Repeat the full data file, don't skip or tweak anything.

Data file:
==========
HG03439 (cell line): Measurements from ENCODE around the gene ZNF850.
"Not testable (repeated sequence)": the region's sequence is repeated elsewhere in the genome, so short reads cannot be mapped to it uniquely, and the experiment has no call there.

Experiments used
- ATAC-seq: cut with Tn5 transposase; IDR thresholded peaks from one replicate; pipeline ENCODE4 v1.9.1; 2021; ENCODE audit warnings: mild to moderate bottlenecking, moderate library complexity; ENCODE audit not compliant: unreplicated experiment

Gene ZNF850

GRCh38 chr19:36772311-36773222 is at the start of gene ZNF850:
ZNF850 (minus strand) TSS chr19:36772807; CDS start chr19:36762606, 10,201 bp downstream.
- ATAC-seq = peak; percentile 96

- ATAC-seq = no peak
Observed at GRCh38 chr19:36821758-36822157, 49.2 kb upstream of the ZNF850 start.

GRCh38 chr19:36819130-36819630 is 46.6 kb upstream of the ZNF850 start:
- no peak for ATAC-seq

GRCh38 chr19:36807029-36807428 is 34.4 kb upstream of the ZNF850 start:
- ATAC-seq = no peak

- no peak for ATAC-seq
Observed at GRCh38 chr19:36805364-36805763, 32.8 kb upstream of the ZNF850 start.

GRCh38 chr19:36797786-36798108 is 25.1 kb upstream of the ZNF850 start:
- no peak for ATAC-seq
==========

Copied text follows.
HG03439 (cell line): Measurements from ENCODE around the gene ZNF850.
"Not testable (repeated sequence)": the region's sequence is repeated elsewhere in the genome, so short reads cannot be mapped to it uniquely, and the experiment has no call there.

Experiments used
- ATAC-seq: cut with Tn5 transposase; IDR thresholded peaks from one replicate; pipeline ENCODE4 v1.9.1; 2021; ENCODE audit warnings: mild to moderate bottlenecking, moderate library complexity; ENCODE audit not compliant: unreplicated experiment

Gene ZNF850

GRCh38 chr19:36772311-36773222 is at the start of gene ZNF850:
ZNF850 (minus strand) TSS chr19:36772807; CDS start chr19:36762606, 10,201 bp downstream.
- ATAC-seq = peak; percentile 96

- ATAC-seq = no peak
Observed at GRCh38 chr19:36821758-36822157, 49.2 kb upstream of the ZNF850 start.

GRCh38 chr19:36819130-36819630 is 46.6 kb upstream of the ZNF850 start:
- no peak for ATAC-seq

GRCh38 chr19:36807029-36807428 is 34.4 kb upstream of the ZNF850 start:
- ATAC-seq = no peak

- no peak for ATAC-seq
Observed at GRCh38 chr19:36805364-36805763, 32.8 kb upstream of the ZNF850 start.

GRCh38 chr19:36797786-36798108 is 25.1 kb upstream of the ZNF850 start:
- no peak for ATAC-seq